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Saturday, April 13, 2024

Russian TV Journalist Who Defied Putin’s Command On-Air, Arrested

One of her boldest acts of anti-war protests includes her public outburst on national television when she stormed onto the set of Russia’s Channel One holding a poster that read in Russian “Stop the war, don’t believe the propaganda, they are lying to you”

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MOSCOW: Russian TV journalist Marina Ovsyannikova, who garnered wide media coverage, for her bold acts against anti-war protest, has been detained by the police near her house in the Moscow region while she was out walking her two dogs, she and her lawyer announced on July 17.

Ovsyannikova described her dangerous ordeal in an Instagram post, saying she was taken to the police station in the capital’s Krasnoselsky district.

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She also wrote that she had been indicted on charges of “discrediting the actions of the army of Russia” during an interview she gave near the Basmanny Court of Moscow for supporting opposition politician Ilya Yashin, who himself rots in pretrial detention as a national traitor, for allegedly spreading misinformation about the Russian military.

Last week Ovsyannikova staged a single picket against the Kremlin’s backdrop, brandishing a slogan with the inscription, “Putin is a murderer, his soldiers are fascists” along with photos of slaughtered Ukrainian children. She was not detained at the time.

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On March 14, she pulled out the big guns publicly on the set of the Vremya news program on Russia’s Channel One holding a poster reading in part “Stop the war. Don’t believe propaganda. They are lying to you” in Russian. She also shouted in Russian “Stop the war. No to war”, publicising her criticism of the Kremlin’s decision to launch a military attack against Ukraine.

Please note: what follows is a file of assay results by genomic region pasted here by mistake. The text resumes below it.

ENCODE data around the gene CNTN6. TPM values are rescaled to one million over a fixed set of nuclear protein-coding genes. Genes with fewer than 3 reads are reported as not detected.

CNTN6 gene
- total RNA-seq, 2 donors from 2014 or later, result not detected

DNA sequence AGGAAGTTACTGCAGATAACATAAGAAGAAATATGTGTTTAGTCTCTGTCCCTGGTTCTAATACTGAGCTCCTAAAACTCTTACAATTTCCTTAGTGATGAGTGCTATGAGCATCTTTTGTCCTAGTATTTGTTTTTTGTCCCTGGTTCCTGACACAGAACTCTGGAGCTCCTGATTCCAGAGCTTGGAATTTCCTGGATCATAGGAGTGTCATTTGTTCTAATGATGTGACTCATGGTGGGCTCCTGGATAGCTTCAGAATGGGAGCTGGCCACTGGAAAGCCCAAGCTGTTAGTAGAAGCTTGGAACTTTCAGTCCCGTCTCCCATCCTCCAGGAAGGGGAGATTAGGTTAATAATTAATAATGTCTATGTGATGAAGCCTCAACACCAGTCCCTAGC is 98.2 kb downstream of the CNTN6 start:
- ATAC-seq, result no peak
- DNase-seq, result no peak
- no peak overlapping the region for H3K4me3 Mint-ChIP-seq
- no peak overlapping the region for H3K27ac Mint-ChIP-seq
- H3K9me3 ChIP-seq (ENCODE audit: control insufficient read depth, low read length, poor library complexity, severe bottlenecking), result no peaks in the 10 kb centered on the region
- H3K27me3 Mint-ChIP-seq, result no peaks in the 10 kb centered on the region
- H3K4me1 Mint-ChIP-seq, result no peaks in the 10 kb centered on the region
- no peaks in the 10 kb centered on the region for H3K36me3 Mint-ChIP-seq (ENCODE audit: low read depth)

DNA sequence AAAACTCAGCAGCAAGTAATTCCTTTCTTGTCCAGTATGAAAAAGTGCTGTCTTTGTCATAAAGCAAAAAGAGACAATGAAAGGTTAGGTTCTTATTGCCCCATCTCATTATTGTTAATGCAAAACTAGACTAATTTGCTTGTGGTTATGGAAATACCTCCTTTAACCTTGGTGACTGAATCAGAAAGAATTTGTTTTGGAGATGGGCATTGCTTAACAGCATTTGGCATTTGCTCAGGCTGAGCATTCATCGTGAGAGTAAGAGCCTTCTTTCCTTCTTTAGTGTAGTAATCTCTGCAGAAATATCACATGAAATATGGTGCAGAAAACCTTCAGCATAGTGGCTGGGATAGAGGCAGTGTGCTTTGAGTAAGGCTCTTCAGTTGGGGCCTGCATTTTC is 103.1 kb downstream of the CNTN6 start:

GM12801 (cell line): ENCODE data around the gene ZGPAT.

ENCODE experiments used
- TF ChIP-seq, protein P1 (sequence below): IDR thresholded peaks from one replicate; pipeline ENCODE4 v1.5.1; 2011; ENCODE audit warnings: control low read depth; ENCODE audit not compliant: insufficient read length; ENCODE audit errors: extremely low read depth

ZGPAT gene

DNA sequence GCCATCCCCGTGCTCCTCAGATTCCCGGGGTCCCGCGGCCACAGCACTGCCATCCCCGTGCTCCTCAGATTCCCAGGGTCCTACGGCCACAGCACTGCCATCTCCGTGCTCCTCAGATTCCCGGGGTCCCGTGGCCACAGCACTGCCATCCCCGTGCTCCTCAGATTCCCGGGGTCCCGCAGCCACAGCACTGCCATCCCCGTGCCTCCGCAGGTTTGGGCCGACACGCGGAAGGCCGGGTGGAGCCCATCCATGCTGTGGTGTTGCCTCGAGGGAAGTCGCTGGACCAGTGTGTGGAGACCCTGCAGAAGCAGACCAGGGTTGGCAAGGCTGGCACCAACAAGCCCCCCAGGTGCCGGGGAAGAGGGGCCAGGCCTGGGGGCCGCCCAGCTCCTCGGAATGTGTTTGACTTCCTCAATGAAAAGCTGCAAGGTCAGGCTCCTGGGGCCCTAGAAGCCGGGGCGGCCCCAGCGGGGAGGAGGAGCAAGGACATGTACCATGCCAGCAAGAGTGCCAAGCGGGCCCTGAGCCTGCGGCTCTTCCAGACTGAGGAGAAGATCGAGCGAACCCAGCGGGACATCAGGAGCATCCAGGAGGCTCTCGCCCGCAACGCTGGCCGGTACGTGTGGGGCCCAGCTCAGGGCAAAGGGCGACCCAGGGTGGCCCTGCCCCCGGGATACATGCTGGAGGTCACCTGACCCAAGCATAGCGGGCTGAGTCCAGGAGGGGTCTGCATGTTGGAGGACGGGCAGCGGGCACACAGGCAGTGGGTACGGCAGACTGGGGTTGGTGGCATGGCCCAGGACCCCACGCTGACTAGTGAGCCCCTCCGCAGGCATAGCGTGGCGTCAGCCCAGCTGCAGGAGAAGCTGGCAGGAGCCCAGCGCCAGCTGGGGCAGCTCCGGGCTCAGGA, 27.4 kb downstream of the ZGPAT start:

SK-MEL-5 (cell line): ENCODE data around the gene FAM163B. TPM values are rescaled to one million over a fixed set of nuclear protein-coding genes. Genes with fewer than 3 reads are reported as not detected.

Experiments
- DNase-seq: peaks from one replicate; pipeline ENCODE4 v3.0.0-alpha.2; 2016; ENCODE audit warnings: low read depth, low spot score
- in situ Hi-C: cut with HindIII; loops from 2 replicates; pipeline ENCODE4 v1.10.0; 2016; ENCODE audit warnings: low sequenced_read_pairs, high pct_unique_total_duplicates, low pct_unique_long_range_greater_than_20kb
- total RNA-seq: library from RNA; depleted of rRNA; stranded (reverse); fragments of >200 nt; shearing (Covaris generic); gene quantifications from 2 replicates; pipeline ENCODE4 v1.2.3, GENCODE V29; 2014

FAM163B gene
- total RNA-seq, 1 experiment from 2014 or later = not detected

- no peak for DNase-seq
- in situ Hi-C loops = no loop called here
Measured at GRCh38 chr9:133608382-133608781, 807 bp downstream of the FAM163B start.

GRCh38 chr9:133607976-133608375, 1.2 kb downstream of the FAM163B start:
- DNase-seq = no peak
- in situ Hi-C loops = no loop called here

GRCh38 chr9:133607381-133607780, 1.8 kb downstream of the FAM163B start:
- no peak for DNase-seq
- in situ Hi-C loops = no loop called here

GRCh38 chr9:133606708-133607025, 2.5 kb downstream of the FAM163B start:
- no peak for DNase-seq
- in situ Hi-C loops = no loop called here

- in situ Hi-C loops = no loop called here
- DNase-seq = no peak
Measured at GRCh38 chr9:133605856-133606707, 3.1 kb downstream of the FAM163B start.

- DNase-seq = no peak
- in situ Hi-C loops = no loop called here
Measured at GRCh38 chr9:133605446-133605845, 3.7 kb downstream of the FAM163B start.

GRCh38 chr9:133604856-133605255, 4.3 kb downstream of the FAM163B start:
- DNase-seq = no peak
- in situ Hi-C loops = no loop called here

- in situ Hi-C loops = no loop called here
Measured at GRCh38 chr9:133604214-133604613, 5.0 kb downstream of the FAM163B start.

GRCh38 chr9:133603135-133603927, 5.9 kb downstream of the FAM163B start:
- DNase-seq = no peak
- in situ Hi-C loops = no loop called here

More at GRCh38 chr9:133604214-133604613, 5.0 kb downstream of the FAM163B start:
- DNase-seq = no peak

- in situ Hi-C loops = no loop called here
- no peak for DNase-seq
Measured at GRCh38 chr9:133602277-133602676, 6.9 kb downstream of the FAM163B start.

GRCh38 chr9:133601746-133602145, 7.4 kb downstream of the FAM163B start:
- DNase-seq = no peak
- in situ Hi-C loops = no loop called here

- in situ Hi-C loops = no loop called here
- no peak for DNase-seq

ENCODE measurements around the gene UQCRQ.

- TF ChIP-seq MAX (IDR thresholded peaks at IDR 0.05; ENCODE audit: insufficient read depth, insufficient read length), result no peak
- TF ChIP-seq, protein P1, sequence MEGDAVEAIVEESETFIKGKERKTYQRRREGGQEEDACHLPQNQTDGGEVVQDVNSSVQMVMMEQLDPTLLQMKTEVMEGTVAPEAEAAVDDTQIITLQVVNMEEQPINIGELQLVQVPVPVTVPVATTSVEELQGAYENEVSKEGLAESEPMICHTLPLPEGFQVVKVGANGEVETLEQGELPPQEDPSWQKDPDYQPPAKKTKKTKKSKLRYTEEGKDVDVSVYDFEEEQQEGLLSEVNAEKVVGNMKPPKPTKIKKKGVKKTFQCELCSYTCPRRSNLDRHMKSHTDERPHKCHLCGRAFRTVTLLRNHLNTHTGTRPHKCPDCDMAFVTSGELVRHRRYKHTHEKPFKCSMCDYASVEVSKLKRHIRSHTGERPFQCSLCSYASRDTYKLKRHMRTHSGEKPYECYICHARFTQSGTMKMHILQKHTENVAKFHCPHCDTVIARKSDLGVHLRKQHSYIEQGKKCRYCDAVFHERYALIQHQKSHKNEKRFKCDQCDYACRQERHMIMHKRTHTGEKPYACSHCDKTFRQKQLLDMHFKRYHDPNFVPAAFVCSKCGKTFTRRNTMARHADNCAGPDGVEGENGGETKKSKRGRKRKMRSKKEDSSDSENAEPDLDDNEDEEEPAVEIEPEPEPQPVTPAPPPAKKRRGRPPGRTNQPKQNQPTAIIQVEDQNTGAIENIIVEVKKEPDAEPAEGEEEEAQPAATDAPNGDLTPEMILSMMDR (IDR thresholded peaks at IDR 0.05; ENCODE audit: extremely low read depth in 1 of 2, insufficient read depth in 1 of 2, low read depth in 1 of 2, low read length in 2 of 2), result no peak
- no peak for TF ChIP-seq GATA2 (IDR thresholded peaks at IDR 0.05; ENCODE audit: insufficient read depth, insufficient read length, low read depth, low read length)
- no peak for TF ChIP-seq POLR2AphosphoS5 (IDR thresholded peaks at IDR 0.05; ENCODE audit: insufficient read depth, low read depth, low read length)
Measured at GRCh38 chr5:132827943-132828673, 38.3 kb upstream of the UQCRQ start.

Ovsyannikova, who also happened to be the producer of Channel One at the time of her protest, published her first op-ed in Die Welt’s online edition on April 11. The scandalizing piece, entitled The Russians Are Afraid, was a scathing attack on Russian censorship and discussed the consequences of her protest.

She was later detained, fined 30,000 rubles (about $500) by a court that accused her of inciting illegal protests.

She quit Channel One and spent several months abroad, including Ukraine, boldly expressing her anti-war sentiments against Russia. After training with the German edition of Die Welt, she announced her return to Russia in early July.

Russia continues to deploy its state-run watchdogs to keep the entire public sphere of the country under its watchful eye, imposing strict surveillance on press and calling for censorship, detentions and prosecutions against activists and politicians who challenge the Kremlin on its Ukrainian standpoint. While Ukraine struggles to stay afloat with its people, Russia calls its invasion, not a humanitarian crisis but a “special operation”.

ALSO READ: Moscow Still Expects to Reach a Peaceful Conclusion with Ukraine: Russian President Vladimir Putin


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